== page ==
We’ve all been reacting to something that was true for most of the last decade: The newest thing was probably very important, and we obsessively optimized accordingly. Every time a major social platform made any adjustment—to its algorithm, to its paid media back-end functionality, to the aspect ratio of images users could share—we were there, furiously drafting white papers, Slacking at midnight, figuring out how to shoot vertical video that looked good, but not too good.
We did this because it worked. When platforms reaching hundreds of millions or billions of people are in rapid flux, those who pay closest attention to the bleeding edge actually gain an edge, as long as they also have the creative and cultural fluency to back it up.
But something important has changed, and many marketers have not noticed: Over the last three years, the rate of functional change across digital and social media has slowed dramatically.
A weird juncture
You’ve noticed this anecdotally. Your new iPhone doesn’t do much that the old one didn’t. Instagram use hasn’t broadly changed since the introduction of Stories. Voice assistants still mainly provide weather, timers and awkward mid-sentence interruptions. Benedict Evans said it best (and most cuttingly) when he observed that smartphones have of late reached the “boring” phase of the tech S curve. As for the premise that new consumer tech is very important and demands our time, attention and money? The opposite is now true. Rubbing our eyes and squinting down the barrel of 2021, we see that over-optimizing for new stuff is now almost always the wrong choice.
We’re at a weird juncture. Social media is now as firmly entrenched as TV was in its lengthy heyday, and all of the Exciting New Things (AR, VR, wearables) are still embryonic. Most will not be broadly relevant from a marketing perspective for years to come.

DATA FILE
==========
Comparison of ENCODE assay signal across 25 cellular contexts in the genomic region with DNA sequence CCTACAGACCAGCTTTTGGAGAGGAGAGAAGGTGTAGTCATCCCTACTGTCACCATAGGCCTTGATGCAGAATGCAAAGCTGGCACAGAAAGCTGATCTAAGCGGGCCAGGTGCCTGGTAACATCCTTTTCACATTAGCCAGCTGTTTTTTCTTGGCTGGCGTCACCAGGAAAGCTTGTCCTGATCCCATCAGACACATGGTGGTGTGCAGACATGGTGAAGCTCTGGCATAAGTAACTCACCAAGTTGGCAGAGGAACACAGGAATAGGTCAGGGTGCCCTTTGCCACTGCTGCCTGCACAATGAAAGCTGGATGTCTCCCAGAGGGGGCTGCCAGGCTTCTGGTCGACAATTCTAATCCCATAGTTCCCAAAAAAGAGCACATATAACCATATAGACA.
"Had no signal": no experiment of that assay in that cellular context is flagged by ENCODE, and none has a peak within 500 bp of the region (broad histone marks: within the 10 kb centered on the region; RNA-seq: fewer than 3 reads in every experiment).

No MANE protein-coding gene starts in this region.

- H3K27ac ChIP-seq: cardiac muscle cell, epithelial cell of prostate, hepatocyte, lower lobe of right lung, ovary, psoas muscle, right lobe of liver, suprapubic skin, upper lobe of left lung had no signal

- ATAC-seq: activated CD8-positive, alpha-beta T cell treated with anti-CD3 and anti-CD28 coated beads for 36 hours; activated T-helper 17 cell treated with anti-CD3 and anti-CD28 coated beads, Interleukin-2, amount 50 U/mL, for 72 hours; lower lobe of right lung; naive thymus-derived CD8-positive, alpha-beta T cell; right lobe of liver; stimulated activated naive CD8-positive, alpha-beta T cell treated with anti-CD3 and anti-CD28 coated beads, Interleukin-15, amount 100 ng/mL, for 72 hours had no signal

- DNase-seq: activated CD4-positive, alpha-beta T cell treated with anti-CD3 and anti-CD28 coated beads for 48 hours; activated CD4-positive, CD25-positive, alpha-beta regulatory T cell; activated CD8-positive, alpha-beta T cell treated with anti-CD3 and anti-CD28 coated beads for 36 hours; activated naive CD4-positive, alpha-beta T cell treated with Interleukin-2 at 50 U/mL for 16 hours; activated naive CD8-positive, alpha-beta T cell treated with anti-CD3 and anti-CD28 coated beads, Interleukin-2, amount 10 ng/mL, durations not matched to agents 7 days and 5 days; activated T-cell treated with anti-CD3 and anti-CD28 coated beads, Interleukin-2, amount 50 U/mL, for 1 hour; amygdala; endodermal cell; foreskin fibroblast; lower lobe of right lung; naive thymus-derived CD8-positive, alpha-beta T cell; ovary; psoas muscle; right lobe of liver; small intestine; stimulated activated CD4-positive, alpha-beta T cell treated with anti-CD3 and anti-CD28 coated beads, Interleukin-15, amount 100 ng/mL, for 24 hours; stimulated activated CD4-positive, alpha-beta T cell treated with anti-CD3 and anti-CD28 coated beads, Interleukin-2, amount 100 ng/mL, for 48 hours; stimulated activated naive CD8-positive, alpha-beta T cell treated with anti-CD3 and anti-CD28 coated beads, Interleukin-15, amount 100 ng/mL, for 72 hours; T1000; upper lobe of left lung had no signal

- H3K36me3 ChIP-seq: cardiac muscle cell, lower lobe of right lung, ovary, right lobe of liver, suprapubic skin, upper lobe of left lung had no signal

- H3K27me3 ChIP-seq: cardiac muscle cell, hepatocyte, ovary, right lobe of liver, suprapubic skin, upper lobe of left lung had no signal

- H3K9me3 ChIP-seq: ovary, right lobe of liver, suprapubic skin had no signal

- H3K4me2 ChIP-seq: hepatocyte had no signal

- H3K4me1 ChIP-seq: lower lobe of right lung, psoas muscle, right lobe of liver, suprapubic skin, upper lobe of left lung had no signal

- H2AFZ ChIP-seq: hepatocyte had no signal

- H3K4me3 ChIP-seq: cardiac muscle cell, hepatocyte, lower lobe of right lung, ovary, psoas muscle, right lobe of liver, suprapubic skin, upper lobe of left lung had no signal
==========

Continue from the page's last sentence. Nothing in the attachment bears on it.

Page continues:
There was a multi-decade period during which, aside from the rudimentary application of survey and demographic data, not much technological innovation was going on in advertising—and nobody cared. The only thing that mattered was execution. Not what to make—it was obviously a TV spot supported by some outdoor and print—but how to make the best thing.
We’re back there again, although the “how” has changed. You’ve now got to focus on what your audience cares about, because you need to earn their attention. You have to make something meaningful for them, not just something glossy. And mastery of the medium remains essential, but instead of a handful there are dozens, and mastery now encompasses a huge volume of data and math, not just creative and strategy.
Great work on existing vectors
If you enjoy lighting medium-sized piles of money on fire, by all means go ahead and build that voice app or awkward VR “experience” nobody uses but maybe gets you shortlisted for an award. But if you are in the business of changing consumer behavior on a mass scale, for the most part you’re going to want to set aside the shiny objects and make really great work on existing vectors.
A pre-emptive note to the “But actually...” rebuttals inevitably coming from Twitter: Yes, there are exceptions. Gaming is a massive opportunity, and marketers are only just beginning to figure out what that means. Amazon’s persistent expansion will continue to quietly reshape every aspect of global commerce in ways both predictable and not; same for Shopify and Stripe. Maybe at some point Instagram will really nail commerce. And surely I will be lectured in the comments by a very cool person about how the new version of Oculus is “really getting close.”
I love tech. I am the person excitedly talking to anyone who will listen (many apologies to my long-suffering wife and colleagues) about how the LIDAR implementation in the new iPhone 12 Pro is a key building block for Apple’s multiyear AR strategy. I can’t help it.
But if you zoom out, we are where we are. Your time is best spent working to make the most impactful thing, rather than the most novel thing.